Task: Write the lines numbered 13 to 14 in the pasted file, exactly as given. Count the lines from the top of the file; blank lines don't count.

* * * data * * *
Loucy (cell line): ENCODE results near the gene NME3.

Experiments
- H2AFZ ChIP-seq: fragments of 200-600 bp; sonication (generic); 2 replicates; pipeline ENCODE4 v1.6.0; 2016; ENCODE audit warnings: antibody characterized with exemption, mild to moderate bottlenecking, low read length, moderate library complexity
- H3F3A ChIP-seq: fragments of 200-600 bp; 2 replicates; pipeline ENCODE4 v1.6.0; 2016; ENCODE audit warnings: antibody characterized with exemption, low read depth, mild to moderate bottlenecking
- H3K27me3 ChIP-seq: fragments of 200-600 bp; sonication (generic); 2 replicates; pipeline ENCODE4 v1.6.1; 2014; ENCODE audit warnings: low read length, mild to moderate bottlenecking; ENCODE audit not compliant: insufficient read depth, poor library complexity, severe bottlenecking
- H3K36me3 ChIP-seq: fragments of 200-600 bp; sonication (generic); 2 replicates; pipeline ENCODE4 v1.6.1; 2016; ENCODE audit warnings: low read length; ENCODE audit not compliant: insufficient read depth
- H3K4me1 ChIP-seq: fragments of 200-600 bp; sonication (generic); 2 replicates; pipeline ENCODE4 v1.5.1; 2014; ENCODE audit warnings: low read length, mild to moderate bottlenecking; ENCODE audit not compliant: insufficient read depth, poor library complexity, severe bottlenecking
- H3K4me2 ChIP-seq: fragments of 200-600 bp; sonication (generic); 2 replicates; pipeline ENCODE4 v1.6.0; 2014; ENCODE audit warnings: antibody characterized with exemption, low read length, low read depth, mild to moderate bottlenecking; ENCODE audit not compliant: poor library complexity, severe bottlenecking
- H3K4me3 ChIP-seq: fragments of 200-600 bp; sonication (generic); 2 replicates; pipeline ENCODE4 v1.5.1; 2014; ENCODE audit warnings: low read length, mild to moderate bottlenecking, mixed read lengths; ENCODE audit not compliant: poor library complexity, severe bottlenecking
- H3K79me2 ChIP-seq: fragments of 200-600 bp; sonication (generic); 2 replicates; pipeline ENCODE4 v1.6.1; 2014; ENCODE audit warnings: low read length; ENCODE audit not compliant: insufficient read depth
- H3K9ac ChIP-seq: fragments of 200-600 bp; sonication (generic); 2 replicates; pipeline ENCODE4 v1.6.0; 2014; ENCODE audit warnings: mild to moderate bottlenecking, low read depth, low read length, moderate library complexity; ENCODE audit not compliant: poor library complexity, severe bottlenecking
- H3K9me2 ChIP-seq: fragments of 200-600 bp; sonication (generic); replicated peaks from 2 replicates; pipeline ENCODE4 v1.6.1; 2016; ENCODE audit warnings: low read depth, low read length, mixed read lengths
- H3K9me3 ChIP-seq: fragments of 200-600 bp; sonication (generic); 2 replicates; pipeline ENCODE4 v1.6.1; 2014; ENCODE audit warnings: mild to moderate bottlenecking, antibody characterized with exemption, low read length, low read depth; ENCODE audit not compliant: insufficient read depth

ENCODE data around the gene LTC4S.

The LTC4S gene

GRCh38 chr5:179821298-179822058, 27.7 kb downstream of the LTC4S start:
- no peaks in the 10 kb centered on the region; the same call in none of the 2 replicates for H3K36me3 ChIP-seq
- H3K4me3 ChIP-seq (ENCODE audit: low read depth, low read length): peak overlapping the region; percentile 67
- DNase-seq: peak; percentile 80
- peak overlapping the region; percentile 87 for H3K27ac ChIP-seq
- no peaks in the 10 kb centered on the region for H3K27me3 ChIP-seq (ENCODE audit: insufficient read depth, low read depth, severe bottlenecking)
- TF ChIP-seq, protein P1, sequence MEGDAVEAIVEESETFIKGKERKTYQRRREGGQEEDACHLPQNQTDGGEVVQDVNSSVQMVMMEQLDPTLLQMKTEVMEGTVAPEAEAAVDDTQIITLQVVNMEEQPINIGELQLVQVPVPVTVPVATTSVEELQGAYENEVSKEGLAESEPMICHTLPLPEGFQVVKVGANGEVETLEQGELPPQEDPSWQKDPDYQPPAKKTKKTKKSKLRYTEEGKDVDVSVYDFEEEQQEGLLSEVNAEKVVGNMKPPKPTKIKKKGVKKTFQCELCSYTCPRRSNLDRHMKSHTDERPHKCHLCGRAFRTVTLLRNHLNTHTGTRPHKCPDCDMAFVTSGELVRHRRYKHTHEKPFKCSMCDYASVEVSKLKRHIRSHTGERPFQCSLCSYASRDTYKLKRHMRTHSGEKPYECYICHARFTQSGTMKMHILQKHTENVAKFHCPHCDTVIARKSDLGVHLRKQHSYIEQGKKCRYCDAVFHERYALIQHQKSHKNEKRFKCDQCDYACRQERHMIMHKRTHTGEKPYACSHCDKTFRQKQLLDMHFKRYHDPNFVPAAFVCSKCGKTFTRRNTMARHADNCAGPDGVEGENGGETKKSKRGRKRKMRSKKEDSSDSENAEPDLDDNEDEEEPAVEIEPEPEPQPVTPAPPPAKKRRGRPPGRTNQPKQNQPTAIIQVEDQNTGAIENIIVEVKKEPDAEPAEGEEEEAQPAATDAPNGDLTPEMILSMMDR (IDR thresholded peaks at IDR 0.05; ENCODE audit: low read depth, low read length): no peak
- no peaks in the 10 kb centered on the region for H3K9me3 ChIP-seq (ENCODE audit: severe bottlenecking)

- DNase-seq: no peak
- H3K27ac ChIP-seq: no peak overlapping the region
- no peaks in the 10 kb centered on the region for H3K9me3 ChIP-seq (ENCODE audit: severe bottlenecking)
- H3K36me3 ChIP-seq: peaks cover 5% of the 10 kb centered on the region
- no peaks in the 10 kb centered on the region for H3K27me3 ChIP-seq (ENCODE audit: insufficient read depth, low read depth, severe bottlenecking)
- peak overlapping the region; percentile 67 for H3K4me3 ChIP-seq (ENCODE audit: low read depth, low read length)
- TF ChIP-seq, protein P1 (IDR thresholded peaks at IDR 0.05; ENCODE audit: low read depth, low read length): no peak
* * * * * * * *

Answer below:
- H3K9me3 ChIP-seq: fragments of 200-600 bp; sonication (generic); 2 replicates; pipeline ENCODE4 v1.6.1; 2014; ENCODE audit warnings: mild to moderate bottlenecking, antibody characterized with exemption, low read length, low read depth; ENCODE audit not compliant: insufficient read depth

ENCODE data around the gene LTC4S.